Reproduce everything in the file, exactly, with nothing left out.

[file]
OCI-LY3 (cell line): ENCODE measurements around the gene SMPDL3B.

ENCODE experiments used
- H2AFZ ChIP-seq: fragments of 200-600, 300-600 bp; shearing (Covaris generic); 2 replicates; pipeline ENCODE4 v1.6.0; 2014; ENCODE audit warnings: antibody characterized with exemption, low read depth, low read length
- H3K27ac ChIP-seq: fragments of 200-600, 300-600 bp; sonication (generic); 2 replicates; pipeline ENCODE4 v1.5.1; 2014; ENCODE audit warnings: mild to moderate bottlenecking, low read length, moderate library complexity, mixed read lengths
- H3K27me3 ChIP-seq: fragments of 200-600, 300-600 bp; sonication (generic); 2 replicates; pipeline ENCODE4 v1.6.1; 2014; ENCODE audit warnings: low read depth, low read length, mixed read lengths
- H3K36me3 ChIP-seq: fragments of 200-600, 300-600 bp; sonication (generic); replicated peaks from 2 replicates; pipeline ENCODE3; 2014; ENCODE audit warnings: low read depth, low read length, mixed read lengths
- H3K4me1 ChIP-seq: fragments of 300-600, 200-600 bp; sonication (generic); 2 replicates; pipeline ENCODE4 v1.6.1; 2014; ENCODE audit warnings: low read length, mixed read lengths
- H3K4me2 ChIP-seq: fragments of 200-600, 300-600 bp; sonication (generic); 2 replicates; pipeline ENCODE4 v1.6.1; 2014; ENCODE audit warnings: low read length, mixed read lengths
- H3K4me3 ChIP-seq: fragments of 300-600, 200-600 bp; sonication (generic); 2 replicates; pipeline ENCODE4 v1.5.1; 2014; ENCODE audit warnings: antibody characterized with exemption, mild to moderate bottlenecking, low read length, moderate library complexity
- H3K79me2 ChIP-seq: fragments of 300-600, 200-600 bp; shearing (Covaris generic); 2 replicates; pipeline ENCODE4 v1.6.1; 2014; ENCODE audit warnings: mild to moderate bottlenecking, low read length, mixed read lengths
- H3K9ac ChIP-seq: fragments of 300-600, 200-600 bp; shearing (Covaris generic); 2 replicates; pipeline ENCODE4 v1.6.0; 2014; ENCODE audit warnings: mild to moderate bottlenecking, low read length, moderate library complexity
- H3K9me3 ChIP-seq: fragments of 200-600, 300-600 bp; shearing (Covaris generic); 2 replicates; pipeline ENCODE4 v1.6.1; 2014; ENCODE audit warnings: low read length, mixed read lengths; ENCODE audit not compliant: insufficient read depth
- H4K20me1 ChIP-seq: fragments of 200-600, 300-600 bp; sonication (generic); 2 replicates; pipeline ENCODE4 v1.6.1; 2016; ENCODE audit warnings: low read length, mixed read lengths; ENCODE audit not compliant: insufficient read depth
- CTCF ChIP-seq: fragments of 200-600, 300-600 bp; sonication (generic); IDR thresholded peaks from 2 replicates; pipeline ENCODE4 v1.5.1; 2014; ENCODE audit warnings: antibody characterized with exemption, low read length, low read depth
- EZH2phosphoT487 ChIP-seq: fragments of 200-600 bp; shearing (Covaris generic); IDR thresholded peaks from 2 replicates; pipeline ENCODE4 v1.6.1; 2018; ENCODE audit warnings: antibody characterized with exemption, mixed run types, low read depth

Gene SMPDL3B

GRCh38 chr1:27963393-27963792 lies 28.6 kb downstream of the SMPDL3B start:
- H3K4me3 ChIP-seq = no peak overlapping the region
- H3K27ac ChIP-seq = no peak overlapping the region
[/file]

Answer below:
OCI-LY3 (cell line): ENCODE measurements around the gene SMPDL3B.

ENCODE experiments used
- H2AFZ ChIP-seq: fragments of 200-600, 300-600 bp; shearing (Covaris generic); 2 replicates; pipeline ENCODE4 v1.6.0; 2014; ENCODE audit warnings: antibody characterized with exemption, low read depth, low read length
- H3K27ac ChIP-seq: fragments of 200-600, 300-600 bp; sonication (generic); 2 replicates; pipeline ENCODE4 v1.5.1; 2014; ENCODE audit warnings: mild to moderate bottlenecking, low read length, moderate library complexity, mixed read lengths
- H3K27me3 ChIP-seq: fragments of 200-600, 300-600 bp; sonication (generic); 2 replicates; pipeline ENCODE4 v1.6.1; 2014; ENCODE audit warnings: low read depth, low read length, mixed read lengths
- H3K36me3 ChIP-seq: fragments of 200-600, 300-600 bp; sonication (generic); replicated peaks from 2 replicates; pipeline ENCODE3; 2014; ENCODE audit warnings: low read depth, low read length, mixed read lengths
- H3K4me1 ChIP-seq: fragments of 300-600, 200-600 bp; sonication (generic); 2 replicates; pipeline ENCODE4 v1.6.1; 2014; ENCODE audit warnings: low read length, mixed read lengths
- H3K4me2 ChIP-seq: fragments of 200-600, 300-600 bp; sonication (generic); 2 replicates; pipeline ENCODE4 v1.6.1; 2014; ENCODE audit warnings: low read length, mixed read lengths
- H3K4me3 ChIP-seq: fragments of 300-600, 200-600 bp; sonication (generic); 2 replicates; pipeline ENCODE4 v1.5.1; 2014; ENCODE audit warnings: antibody characterized with exemption, mild to moderate bottlenecking, low read length, moderate library complexity
- H3K79me2 ChIP-seq: fragments of 300-600, 200-600 bp; shearing (Covaris generic); 2 replicates; pipeline ENCODE4 v1.6.1; 2014; ENCODE audit warnings: mild to moderate bottlenecking, low read length, mixed read lengths
- H3K9ac ChIP-seq: fragments of 300-600, 200-600 bp; shearing (Covaris generic); 2 replicates; pipeline ENCODE4 v1.6.0; 2014; ENCODE audit warnings: mild to moderate bottlenecking, low read length, moderate library complexity
- H3K9me3 ChIP-seq: fragments of 200-600, 300-600 bp; shearing (Covaris generic); 2 replicates; pipeline ENCODE4 v1.6.1; 2014; ENCODE audit warnings: low read length, mixed read lengths; ENCODE audit not compliant: insufficient read depth
- H4K20me1 ChIP-seq: fragments of 200-600, 300-600 bp; sonication (generic); 2 replicates; pipeline ENCODE4 v1.6.1; 2016; ENCODE audit warnings: low read length, mixed read lengths; ENCODE audit not compliant: insufficient read depth
- CTCF ChIP-seq: fragments of 200-600, 300-600 bp; sonication (generic); IDR thresholded peaks from 2 replicates; pipeline ENCODE4 v1.5.1; 2014; ENCODE audit warnings: antibody characterized with exemption, low read length, low read depth
- EZH2phosphoT487 ChIP-seq: fragments of 200-600 bp; shearing (Covaris generic); IDR thresholded peaks from 2 replicates; pipeline ENCODE4 v1.6.1; 2018; ENCODE audit warnings: antibody characterized with exemption, mixed run types, low read depth

Gene SMPDL3B

GRCh38 chr1:27963393-27963792 lies 28.6 kb downstream of the SMPDL3B start:
- H3K4me3 ChIP-seq = no peak overlapping the region
- H3K27ac ChIP-seq = no peak overlapping the region